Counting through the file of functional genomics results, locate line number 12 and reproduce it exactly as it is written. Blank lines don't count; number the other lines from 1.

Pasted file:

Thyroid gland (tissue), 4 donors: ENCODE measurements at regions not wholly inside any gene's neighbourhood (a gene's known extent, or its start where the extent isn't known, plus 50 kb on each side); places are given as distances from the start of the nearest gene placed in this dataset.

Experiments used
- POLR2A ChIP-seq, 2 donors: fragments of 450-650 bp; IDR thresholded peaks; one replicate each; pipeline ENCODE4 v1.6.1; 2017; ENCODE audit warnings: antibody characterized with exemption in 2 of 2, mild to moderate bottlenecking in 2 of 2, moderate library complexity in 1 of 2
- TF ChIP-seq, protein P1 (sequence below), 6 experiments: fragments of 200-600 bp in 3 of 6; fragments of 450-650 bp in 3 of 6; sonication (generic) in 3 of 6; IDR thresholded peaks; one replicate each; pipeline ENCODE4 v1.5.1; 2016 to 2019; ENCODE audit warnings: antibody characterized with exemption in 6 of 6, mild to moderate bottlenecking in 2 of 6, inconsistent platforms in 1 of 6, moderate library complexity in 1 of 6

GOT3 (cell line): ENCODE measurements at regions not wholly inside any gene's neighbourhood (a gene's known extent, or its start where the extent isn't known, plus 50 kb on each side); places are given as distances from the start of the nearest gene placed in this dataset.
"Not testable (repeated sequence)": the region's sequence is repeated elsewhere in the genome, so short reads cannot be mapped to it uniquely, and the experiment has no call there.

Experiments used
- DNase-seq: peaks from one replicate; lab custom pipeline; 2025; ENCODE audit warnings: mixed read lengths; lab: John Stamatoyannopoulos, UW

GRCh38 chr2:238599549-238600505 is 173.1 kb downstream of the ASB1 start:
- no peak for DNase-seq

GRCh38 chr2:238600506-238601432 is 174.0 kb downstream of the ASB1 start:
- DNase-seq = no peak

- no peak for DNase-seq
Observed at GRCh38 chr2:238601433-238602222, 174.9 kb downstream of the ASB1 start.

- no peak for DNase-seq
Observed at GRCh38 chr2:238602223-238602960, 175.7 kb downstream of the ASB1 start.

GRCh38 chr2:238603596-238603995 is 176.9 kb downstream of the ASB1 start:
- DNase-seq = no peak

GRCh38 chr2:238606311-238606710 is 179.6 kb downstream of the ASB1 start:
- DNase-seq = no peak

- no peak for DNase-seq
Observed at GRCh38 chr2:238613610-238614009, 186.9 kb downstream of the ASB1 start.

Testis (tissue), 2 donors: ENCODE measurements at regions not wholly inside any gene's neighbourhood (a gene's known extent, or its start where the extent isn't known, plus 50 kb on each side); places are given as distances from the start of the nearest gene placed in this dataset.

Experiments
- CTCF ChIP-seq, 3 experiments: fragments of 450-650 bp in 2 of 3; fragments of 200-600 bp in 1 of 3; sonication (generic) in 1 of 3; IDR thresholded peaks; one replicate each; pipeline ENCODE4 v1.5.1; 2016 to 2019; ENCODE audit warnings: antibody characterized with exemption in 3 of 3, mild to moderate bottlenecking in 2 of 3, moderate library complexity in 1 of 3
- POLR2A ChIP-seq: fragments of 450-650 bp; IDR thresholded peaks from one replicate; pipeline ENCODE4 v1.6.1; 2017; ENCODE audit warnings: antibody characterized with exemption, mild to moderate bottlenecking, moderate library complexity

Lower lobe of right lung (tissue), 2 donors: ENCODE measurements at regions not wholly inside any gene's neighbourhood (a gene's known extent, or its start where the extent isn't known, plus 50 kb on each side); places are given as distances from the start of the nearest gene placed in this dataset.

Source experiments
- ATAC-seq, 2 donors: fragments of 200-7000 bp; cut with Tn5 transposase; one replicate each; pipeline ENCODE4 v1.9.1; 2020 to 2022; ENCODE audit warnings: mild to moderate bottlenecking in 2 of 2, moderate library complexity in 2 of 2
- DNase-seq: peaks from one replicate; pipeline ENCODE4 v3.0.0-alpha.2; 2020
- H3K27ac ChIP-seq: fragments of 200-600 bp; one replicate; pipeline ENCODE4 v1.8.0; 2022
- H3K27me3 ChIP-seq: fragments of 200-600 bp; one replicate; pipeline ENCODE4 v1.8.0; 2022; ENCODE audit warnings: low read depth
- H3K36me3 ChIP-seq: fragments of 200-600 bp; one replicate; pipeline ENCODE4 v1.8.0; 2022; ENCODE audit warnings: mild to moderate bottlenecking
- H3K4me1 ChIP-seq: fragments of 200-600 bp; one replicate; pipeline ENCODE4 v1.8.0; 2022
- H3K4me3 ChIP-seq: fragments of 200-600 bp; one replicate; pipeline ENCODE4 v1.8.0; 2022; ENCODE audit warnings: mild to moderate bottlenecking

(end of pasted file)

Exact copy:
- DNase-seq = no peak